Each week has a theme with five short readings (except for the last week, which has only two because, as Steph says, “Nobody has time right before Christmas”).

Week One: The Land Where Death Casts His Shadow
“We’re still living in the Valley of the Shadow of Death, but we have a bit of light now.”
Week Two: God With Us: The Incarnation
“God-with-us wasn’t tainted by the common-ness /of skin and flesh and bones./He made skin and flesh and bones holy.”
Week Three: Peace: Wholeness
“But Jesus does everything upside-down. The Kingdom is like a tiny mustard seed, not a machine-gun.”
Week Four: Light Has Shined: Hope in the Face of Darkness
“When we spend our time creating and celebrating the good, we cry out to all the hurt people in the world: This is the way it is supposed to be!”

If you’re looking for a way to acknowledge darkness and still celebrate light, this little book will resonate with you. With discussion questions at the end of each section, it’s a great resource for a small group or a family. But mostly, Steph’s writing is beautiful and her stories and poems and ramblings are worth reflecting on. You can order it here or go over to Steph’s blog for more information about her and her writing.


Full Disclosure: I was provided a free copy of this book in exchange for my honest opinion. I am not under any obligation to review it for you here and have chosen to do so because I genuinely loved it. 




  1. Thank you for this review! Just returned from indonesia (which was awesome) and catching up with what happened in Paris and more recently Brussel, this might be the perfect time for me to acknowledge darkness and still celebrate the light.

    Liked by 2 people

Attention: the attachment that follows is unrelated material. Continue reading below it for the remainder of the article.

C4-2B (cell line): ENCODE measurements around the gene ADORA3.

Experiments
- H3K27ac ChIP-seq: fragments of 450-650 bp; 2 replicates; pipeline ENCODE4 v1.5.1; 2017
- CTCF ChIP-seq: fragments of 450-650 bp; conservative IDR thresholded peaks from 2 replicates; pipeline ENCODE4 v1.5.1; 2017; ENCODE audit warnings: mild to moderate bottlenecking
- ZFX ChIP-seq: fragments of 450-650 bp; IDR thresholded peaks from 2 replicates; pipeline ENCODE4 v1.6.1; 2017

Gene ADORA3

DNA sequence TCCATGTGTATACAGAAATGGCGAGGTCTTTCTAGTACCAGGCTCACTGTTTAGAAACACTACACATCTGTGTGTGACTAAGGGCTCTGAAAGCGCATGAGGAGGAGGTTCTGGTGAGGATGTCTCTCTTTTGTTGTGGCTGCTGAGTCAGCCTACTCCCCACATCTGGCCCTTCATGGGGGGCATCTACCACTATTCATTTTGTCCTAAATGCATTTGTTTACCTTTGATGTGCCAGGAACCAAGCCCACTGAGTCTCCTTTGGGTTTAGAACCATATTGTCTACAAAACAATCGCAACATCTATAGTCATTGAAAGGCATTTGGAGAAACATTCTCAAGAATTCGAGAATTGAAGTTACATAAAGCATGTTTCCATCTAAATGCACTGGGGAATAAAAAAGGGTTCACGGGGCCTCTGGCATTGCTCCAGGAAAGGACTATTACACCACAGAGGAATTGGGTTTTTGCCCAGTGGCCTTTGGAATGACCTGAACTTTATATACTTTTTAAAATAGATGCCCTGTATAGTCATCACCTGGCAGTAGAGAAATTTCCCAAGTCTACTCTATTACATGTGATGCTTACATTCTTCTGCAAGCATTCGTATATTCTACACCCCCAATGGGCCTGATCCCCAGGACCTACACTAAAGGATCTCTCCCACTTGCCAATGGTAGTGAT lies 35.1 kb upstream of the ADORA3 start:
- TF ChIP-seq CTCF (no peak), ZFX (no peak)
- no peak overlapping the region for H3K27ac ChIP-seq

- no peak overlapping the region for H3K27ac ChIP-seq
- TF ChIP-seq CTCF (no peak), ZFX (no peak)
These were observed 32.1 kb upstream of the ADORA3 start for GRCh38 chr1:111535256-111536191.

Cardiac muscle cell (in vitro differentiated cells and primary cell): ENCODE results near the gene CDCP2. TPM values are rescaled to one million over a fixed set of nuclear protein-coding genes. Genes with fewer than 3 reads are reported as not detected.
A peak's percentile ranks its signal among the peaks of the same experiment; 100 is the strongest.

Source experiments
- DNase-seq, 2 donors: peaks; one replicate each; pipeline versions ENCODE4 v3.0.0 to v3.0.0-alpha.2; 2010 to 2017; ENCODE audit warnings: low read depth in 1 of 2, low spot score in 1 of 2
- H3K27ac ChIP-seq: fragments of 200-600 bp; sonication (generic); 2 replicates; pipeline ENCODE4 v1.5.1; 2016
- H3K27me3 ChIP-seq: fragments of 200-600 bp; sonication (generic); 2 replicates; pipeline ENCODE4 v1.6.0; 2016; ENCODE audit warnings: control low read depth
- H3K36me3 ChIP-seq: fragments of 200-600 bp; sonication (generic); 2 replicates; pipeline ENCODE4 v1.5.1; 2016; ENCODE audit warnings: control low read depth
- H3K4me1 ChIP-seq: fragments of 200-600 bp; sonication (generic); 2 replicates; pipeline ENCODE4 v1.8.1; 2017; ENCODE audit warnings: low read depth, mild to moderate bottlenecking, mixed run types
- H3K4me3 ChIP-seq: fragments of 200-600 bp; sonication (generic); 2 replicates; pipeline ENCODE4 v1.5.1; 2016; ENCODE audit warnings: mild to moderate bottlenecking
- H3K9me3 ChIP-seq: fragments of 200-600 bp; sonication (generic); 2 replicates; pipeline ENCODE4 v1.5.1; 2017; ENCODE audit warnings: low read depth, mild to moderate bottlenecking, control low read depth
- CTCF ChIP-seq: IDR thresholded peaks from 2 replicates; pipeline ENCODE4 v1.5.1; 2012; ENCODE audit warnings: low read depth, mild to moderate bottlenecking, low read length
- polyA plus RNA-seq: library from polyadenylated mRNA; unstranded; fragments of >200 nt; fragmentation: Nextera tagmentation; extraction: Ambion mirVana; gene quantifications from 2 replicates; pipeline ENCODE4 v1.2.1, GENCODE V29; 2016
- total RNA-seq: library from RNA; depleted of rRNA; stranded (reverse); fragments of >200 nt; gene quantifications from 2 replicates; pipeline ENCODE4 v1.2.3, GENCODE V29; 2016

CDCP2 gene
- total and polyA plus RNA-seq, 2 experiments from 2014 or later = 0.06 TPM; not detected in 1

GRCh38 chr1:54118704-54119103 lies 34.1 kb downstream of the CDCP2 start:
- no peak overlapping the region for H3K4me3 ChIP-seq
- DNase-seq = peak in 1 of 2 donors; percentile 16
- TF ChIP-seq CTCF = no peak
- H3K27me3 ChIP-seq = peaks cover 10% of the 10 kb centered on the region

1. A little jealous that you’ve just been to Indonesia. 😉 I agree, it seems like every year the world goes a little more nuts right around this time. It almost feels like an intentional attempt to drown out the light. Looking for the light doesn’t mean we don’t see and ache for the darkness, it just means that we still have hope. 🙂


  2. Hi there! I just wanted to say that I really enjoyed reading this blog post of yours! It was so amazing. I just checked out your blog because of this and I couldn’t help but press follow immediately because your blog is both amazing and beautiful! I am so happy I came across your blog. Can’t wait to read more from you, keep it up (:
    By the way this comment is with regards to all of your posts not just this one! I love them all (: !


  3. I love this: “It is about longing for a world that is not broken. Longing for justice for the victims of terrorist attacks and police brutality. Longing for restored relationships with our families”. And for some reason it feels like every Advent the world decides to get a little bit more especially messed up, in case I have forgotten lately! 😛 But I love how you say we should let the longing change how we live and love, rather than avoid/medicate it. Thanks for sharing, Lily!

    Liked by 1 person